Wednesday, May 12, 2010

Video games as art

Roger Ebert recently argued that not only are video games now not art, they never will be, or at least won't be in the lifetime of any gamers now alive. I see three arguments implicit in Ebert:

  1. Video games are, in fact, of fairly low artistic value.
  2. Video games involve significant user interaction and hence are not sufficiently expressions of an individual or collective author's vision to count as art.
  3. Video games have rules and objectives.
Now, first we need a distinction. We use the word "art" in two ways: we use it as implying high artistic value (the evaluative sense), and we use it as describing the kind of thing we're dealing with (the generic sense). Thus, in the evaluative sense, my children's drawings, precious as they are to me, are not "art". But they certainly are in the generic sense. The question whether video games are art is, thus, ambiguous between these two senses. To be art in the generic sense, an item can have very low artistic value. Hubert Lanzinger's "The Standard Bearer" is art in the generic sense, though of absurdly low artistic value. Argument 1 addresses the question whether video games are art in the evaluative sense; arguments 2 and 3 address the question whether they are art in the generic sense.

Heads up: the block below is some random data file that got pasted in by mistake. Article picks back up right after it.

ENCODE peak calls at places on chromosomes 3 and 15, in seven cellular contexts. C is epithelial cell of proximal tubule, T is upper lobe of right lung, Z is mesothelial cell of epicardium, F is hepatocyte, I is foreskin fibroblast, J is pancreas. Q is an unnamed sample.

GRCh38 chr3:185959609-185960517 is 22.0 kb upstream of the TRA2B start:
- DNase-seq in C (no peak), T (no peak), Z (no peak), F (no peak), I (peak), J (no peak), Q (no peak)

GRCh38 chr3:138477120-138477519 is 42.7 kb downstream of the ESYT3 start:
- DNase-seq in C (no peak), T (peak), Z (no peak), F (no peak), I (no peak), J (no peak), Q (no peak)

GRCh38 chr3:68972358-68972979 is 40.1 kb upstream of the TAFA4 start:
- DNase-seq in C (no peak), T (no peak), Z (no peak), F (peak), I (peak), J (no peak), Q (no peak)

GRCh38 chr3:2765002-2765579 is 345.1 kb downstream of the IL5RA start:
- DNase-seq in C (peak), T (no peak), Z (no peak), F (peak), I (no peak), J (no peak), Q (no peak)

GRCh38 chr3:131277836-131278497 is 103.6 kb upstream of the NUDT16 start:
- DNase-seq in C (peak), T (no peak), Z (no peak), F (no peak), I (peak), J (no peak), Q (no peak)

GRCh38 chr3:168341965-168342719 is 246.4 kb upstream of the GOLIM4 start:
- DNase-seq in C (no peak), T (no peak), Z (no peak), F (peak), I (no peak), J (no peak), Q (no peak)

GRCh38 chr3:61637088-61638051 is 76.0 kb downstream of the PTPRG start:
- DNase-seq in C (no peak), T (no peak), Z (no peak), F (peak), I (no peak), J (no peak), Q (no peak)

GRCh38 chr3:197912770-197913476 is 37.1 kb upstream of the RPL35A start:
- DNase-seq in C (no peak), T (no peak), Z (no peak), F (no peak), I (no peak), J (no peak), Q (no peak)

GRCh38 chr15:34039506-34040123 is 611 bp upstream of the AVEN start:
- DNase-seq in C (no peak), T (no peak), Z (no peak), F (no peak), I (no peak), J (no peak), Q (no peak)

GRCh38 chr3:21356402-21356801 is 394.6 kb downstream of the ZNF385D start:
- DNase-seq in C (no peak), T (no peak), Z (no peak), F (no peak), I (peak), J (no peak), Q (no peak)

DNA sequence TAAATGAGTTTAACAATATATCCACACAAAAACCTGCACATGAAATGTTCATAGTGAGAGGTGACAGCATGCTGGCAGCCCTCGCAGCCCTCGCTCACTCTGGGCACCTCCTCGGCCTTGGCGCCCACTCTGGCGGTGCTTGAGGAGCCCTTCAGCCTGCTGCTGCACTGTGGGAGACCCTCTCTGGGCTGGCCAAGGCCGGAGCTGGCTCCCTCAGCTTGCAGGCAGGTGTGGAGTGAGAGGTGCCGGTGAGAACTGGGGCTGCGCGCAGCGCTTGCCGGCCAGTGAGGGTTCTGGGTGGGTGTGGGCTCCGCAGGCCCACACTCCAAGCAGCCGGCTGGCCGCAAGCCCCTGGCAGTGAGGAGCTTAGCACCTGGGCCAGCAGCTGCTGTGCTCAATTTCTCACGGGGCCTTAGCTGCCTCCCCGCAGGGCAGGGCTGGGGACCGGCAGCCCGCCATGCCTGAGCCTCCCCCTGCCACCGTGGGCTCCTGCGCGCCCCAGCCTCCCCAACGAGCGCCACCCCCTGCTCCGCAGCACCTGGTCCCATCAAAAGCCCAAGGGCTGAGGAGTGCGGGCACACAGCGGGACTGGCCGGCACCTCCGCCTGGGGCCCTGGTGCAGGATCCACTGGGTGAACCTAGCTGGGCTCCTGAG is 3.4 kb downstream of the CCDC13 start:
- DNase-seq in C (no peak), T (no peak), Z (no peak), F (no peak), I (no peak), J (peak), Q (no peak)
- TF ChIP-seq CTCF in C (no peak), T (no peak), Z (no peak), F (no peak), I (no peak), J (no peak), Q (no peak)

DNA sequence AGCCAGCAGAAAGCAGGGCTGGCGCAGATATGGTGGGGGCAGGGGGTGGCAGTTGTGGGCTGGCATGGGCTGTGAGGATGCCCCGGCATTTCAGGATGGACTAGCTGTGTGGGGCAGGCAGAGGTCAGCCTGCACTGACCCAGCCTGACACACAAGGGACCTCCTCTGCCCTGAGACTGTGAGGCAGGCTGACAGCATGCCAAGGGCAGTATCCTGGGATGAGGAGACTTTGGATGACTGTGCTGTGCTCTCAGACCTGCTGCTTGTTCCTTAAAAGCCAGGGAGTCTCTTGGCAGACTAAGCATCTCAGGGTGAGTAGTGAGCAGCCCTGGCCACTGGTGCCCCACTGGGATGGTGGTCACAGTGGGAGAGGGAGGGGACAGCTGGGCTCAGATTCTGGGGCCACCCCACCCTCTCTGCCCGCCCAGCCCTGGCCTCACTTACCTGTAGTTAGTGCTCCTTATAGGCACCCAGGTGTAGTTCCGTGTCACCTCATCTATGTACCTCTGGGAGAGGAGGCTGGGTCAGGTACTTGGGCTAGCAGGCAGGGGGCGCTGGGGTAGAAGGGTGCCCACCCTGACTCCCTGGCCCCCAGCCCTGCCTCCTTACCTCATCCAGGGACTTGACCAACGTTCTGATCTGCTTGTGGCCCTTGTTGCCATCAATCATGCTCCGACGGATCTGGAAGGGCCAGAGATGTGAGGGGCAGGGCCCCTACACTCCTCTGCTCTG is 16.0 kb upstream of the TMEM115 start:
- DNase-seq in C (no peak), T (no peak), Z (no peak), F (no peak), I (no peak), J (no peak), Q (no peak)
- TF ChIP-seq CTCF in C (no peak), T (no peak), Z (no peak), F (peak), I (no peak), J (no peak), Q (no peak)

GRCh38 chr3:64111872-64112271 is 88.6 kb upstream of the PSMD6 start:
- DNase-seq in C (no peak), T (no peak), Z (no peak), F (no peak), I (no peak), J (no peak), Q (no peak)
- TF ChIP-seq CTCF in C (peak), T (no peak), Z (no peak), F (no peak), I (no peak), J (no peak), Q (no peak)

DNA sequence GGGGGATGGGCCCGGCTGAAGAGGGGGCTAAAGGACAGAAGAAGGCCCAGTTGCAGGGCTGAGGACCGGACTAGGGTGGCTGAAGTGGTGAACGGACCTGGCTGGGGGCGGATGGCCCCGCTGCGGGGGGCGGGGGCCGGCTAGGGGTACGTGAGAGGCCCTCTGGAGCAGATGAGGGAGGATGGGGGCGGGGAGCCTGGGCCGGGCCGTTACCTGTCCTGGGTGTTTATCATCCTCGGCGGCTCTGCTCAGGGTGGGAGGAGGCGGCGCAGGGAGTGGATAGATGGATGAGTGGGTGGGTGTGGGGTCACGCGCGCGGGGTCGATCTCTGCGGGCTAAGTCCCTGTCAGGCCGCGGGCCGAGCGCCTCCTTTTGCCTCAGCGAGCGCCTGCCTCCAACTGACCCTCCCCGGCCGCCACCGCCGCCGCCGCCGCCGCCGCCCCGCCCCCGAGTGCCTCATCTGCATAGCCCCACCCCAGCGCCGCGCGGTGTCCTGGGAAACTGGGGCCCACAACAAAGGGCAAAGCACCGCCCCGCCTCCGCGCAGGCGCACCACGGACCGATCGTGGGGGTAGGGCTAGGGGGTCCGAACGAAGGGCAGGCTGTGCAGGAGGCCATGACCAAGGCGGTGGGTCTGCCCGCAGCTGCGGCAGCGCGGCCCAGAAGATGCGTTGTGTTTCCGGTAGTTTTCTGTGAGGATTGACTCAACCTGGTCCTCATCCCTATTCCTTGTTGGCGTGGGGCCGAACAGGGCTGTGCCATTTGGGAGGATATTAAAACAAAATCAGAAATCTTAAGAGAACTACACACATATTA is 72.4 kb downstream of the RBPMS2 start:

Take the generic sense first. It seems that a sufficient condition for x to be art in the generic sense is that it be appropriate to judge x on its artistic value. This is a low bar, and intentionally so. Industrial design counts as art. One might want to raise the bar by requiring that the primary axis of evaluation be that of artistic value. But that (a) is mistaken and (b) likely not to have much effect anyway. It is mistaken, because Dante's Divine Comedy would still be art in the generic sense even if it were primarily intended for the moral improvement of the reader (maybe it even was!) and that were the primary axis of evaluation. (In fact, one might think that for any human creation, the primary axis of evaluation is the moral, since that is always what matters most, on Socratic grounds.) Moreover, one could always slice more finely and get around the "primary axis of evaluation" condition. Thus, instead of asking whether the Mac Plus's primary axis of evaluation is that of artistic value—obviously not—we would ask about the non-functional features of the shape of its case or something like that, and if we narrowed it down enough, we could get to something where the primary evaluation should be artistic (unless, as I think, the primary axis is always the moral).